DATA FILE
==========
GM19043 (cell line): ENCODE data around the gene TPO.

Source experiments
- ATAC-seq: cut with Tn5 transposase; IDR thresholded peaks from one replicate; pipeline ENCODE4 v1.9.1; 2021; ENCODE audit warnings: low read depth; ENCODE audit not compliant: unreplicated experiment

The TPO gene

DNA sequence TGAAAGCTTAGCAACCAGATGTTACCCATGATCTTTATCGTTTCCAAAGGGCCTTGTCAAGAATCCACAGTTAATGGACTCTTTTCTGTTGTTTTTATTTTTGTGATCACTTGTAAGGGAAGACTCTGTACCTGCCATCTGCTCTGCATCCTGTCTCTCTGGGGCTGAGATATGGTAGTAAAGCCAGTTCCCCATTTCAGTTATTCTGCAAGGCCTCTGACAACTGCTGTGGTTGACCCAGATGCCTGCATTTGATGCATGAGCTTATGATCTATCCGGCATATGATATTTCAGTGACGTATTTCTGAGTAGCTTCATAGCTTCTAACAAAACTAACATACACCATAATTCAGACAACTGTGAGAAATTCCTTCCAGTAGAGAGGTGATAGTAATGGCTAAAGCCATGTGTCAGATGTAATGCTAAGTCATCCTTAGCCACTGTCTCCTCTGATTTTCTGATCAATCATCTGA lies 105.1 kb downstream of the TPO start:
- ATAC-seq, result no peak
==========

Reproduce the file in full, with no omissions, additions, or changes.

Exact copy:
GM19043 (cell line): ENCODE data around the gene TPO.

Source experiments
- ATAC-seq: cut with Tn5 transposase; IDR thresholded peaks from one replicate; pipeline ENCODE4 v1.9.1; 2021; ENCODE audit warnings: low read depth; ENCODE audit not compliant: unreplicated experiment

The TPO gene

DNA sequence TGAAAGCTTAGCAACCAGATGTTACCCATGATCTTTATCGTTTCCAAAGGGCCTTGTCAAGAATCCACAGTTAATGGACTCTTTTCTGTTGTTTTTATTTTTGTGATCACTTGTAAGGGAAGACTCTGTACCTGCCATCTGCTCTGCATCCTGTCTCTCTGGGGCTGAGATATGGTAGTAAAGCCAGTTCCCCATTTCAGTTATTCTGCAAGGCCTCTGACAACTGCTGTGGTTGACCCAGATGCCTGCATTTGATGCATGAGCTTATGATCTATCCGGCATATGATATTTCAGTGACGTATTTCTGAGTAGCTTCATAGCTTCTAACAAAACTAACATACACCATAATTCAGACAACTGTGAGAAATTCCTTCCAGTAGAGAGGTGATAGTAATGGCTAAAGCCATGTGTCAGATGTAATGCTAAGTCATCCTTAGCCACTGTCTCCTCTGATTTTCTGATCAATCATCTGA lies 105.1 kb downstream of the TPO start:
- ATAC-seq, result no peak